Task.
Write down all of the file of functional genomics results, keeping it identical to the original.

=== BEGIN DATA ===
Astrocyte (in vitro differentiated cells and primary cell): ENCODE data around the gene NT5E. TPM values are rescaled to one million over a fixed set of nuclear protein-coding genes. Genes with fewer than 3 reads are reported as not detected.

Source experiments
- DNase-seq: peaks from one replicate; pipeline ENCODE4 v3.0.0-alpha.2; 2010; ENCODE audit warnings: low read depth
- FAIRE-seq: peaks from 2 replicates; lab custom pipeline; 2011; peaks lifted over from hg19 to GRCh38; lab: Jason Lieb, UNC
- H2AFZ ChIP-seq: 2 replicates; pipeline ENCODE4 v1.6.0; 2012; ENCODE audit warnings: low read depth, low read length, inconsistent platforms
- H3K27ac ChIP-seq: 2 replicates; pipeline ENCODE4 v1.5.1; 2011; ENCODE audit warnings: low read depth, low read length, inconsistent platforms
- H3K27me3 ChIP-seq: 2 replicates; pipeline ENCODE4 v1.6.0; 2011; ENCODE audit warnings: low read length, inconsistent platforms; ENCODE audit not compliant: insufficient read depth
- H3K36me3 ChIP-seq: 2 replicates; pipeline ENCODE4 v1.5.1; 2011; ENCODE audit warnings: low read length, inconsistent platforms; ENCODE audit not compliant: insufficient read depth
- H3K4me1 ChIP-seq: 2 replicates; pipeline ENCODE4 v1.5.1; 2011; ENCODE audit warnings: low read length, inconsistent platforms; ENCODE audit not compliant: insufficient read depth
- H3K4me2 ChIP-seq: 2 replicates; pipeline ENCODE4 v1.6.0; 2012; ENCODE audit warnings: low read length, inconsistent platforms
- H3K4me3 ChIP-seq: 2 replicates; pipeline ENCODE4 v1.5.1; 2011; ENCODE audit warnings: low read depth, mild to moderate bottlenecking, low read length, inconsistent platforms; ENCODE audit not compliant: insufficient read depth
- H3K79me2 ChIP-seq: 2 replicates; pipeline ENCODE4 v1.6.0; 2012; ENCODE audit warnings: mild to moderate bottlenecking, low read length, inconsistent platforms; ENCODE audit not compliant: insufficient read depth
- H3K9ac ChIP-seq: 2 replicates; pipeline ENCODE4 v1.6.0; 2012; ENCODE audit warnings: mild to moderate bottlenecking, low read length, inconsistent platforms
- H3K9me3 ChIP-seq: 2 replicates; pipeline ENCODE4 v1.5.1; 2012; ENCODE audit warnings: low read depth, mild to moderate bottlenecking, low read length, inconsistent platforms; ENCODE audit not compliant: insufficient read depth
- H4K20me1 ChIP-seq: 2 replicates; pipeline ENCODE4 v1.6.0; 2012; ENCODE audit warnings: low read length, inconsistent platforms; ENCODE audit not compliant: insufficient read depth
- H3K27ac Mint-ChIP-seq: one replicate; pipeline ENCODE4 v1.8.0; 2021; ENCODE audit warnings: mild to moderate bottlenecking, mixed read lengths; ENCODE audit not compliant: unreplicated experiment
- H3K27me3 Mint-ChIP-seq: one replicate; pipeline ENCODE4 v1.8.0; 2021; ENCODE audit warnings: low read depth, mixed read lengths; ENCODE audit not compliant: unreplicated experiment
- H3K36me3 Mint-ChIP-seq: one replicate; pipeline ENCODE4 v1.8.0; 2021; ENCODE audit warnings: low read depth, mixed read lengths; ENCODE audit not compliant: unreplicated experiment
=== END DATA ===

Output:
Astrocyte (in vitro differentiated cells and primary cell): ENCODE data around the gene NT5E. TPM values are rescaled to one million over a fixed set of nuclear protein-coding genes. Genes with fewer than 3 reads are reported as not detected.

Source experiments
- DNase-seq: peaks from one replicate; pipeline ENCODE4 v3.0.0-alpha.2; 2010; ENCODE audit warnings: low read depth
- FAIRE-seq: peaks from 2 replicates; lab custom pipeline; 2011; peaks lifted over from hg19 to GRCh38; lab: Jason Lieb, UNC
- H2AFZ ChIP-seq: 2 replicates; pipeline ENCODE4 v1.6.0; 2012; ENCODE audit warnings: low read depth, low read length, inconsistent platforms
- H3K27ac ChIP-seq: 2 replicates; pipeline ENCODE4 v1.5.1; 2011; ENCODE audit warnings: low read depth, low read length, inconsistent platforms
- H3K27me3 ChIP-seq: 2 replicates; pipeline ENCODE4 v1.6.0; 2011; ENCODE audit warnings: low read length, inconsistent platforms; ENCODE audit not compliant: insufficient read depth
- H3K36me3 ChIP-seq: 2 replicates; pipeline ENCODE4 v1.5.1; 2011; ENCODE audit warnings: low read length, inconsistent platforms; ENCODE audit not compliant: insufficient read depth
- H3K4me1 ChIP-seq: 2 replicates; pipeline ENCODE4 v1.5.1; 2011; ENCODE audit warnings: low read length, inconsistent platforms; ENCODE audit not compliant: insufficient read depth
- H3K4me2 ChIP-seq: 2 replicates; pipeline ENCODE4 v1.6.0; 2012; ENCODE audit warnings: low read length, inconsistent platforms
- H3K4me3 ChIP-seq: 2 replicates; pipeline ENCODE4 v1.5.1; 2011; ENCODE audit warnings: low read depth, mild to moderate bottlenecking, low read length, inconsistent platforms; ENCODE audit not compliant: insufficient read depth
- H3K79me2 ChIP-seq: 2 replicates; pipeline ENCODE4 v1.6.0; 2012; ENCODE audit warnings: mild to moderate bottlenecking, low read length, inconsistent platforms; ENCODE audit not compliant: insufficient read depth
- H3K9ac ChIP-seq: 2 replicates; pipeline ENCODE4 v1.6.0; 2012; ENCODE audit warnings: mild to moderate bottlenecking, low read length, inconsistent platforms
- H3K9me3 ChIP-seq: 2 replicates; pipeline ENCODE4 v1.5.1; 2012; ENCODE audit warnings: low read depth, mild to moderate bottlenecking, low read length, inconsistent platforms; ENCODE audit not compliant: insufficient read depth
- H4K20me1 ChIP-seq: 2 replicates; pipeline ENCODE4 v1.6.0; 2012; ENCODE audit warnings: low read length, inconsistent platforms; ENCODE audit not compliant: insufficient read depth
- H3K27ac Mint-ChIP-seq: one replicate; pipeline ENCODE4 v1.8.0; 2021; ENCODE audit warnings: mild to moderate bottlenecking, mixed read lengths; ENCODE audit not compliant: unreplicated experiment
- H3K27me3 Mint-ChIP-seq: one replicate; pipeline ENCODE4 v1.8.0; 2021; ENCODE audit warnings: low read depth, mixed read lengths; ENCODE audit not compliant: unreplicated experiment
- H3K36me3 Mint-ChIP-seq: one replicate; pipeline ENCODE4 v1.8.0; 2021; ENCODE audit warnings: low read depth, mixed read lengths; ENCODE audit not compliant: unreplicated experiment